Tuesday, July 10, 2012

Brás Cubas – Week 8


Hey everyone, 

Another week in Brazil has passed by.  I'm sorry for the late entry.  Monday was a holiday and we couldn't find any place that was open that we could send emails from.  Anyway, this week was really cold and I was sick.  Not a great combo, but I learned some good things and had a few great experiences.  For now, suffice it to say that miracles still exist in the world.  I know that more now than I ever had before.

This week was hard, not just because I was sick, but because people kept canceling our appointments.  We would walk for 30 minutes to someone's house just to have them cancel.  And it was not time well-wasted, it was just time wasted.  And then on Saturday we spent all day visiting all of our investigators and inviting them to church.  Sunday morning came...only 3 investigators came to church, and none of them were invited by us.  What did that tell us?  To drop all but 2 of our investigators and start over from scratch.  Our goal this week is to do as many contacts as we possibly can and not stop until we have people to teach who will come to church and keep their commitments.  We will embark on this new journey starting this afternoon as soon as we finish emailing.

I now understand about 97% of all the Portuguese spoken to me and I can write almost fluently.  I still need to learn a lot of vocabulary, but I can communicate nearly any idea (in a roundabout way) that I want to.  We were at a member's house for lunch on Sunday and I participated in making several jokes and even told a few humorous life stories in Portuguese.  The problem now is embarrassment.  I don't speak as much as I really could because I can't make the sounds come out of my mouth correctly all the time.  I am learning to get over it as I hear more Americans speaking Portuguese.  Elders who have been here for almost 2 years have American accents so thick I can barely understand their Portuguese.  I may not have a large vocabulary, but my accent is pretty good.  Eu não vou ter vergonha mais. (I will not have embarrassment more.)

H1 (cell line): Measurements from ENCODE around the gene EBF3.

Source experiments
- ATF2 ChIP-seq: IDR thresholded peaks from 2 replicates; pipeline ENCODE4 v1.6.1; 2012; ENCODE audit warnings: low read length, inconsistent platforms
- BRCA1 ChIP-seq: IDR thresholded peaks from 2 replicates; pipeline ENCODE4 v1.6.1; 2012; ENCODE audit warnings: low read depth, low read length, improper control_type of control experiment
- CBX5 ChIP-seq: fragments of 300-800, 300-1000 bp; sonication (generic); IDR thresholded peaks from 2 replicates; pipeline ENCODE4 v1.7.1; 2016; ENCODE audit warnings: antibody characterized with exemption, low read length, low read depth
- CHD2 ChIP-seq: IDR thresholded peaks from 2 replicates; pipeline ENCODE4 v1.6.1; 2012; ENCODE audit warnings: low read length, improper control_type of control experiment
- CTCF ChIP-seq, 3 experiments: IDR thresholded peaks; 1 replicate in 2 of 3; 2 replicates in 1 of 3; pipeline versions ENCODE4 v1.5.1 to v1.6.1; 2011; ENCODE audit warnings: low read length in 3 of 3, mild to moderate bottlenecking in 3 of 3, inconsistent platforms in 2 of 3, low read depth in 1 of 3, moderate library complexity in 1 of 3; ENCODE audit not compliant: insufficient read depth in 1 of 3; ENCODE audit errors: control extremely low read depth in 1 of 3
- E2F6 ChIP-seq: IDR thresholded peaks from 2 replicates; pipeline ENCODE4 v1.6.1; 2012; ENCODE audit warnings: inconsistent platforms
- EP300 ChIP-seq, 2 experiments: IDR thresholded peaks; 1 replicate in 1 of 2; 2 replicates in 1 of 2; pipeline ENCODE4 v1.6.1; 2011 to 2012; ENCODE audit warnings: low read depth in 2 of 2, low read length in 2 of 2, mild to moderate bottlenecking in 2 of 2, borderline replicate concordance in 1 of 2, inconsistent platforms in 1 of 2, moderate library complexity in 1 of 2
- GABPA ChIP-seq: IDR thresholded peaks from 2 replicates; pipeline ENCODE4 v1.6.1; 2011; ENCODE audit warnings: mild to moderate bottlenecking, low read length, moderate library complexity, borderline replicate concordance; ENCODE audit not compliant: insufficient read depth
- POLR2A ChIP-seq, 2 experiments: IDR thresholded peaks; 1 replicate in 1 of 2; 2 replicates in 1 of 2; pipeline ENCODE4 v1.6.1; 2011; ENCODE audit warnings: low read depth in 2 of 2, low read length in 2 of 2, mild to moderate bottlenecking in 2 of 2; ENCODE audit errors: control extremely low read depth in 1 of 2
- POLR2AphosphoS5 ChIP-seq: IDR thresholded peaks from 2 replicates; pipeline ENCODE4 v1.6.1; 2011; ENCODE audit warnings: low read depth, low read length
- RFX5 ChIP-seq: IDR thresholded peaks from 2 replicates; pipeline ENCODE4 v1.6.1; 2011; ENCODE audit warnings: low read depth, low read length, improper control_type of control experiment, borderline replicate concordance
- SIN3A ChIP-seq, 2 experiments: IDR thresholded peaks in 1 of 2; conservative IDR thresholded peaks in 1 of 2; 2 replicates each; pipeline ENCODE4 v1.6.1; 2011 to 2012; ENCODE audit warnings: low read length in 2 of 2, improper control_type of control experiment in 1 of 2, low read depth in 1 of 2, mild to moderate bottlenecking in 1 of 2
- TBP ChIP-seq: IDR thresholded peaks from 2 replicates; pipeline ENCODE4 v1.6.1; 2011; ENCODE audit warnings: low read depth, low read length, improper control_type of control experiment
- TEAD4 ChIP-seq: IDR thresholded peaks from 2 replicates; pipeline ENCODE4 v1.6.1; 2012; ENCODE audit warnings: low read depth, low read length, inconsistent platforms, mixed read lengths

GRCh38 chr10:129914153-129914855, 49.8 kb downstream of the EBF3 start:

The quote of the week is taken from an article by Brad Wilcox about the importance of laughter.  He told this story: "Some time ago I was a passenger on an airplane that was coming in for a landing.  As we neared the airport, the other passengers and I began to realize that we were traveling much faster than normal.  I could feel the anxiety level in the plane start to rise.  Suddenly the airplane hit the ground with great force and then began taxiing down the runway.  Shaken, we passengers sat in stunned silence until the captain's voice came over the sound system: 'Take that, you bad, bad runway!'  We all erupted in laughter.  With a humorous viewpoint and a shared laugh, and uncomfortable situation had become bearable."  That story is beautiful.  Just like the captain in a tense moment was able to be the catalyst for relieving the pressure, we must also learn a few jokes to help others to be comfortable in difficult situations.

Para sempre, (forever, or literally for always)

Elder Tyler Andrew Bushman

 Two beautiful sunsets.
 A sweet mural on a local street.

1 comment:

  1. If you can joke in your language, you're doing really well! Having also served a foreign mission, I wish I had learned more "everyday" words, such as occupations. Doing so would have made it easier for me to communicate when I got home and could take about something other than the Gospel. I was fluent in Gospel-talk!

    Sister Cochran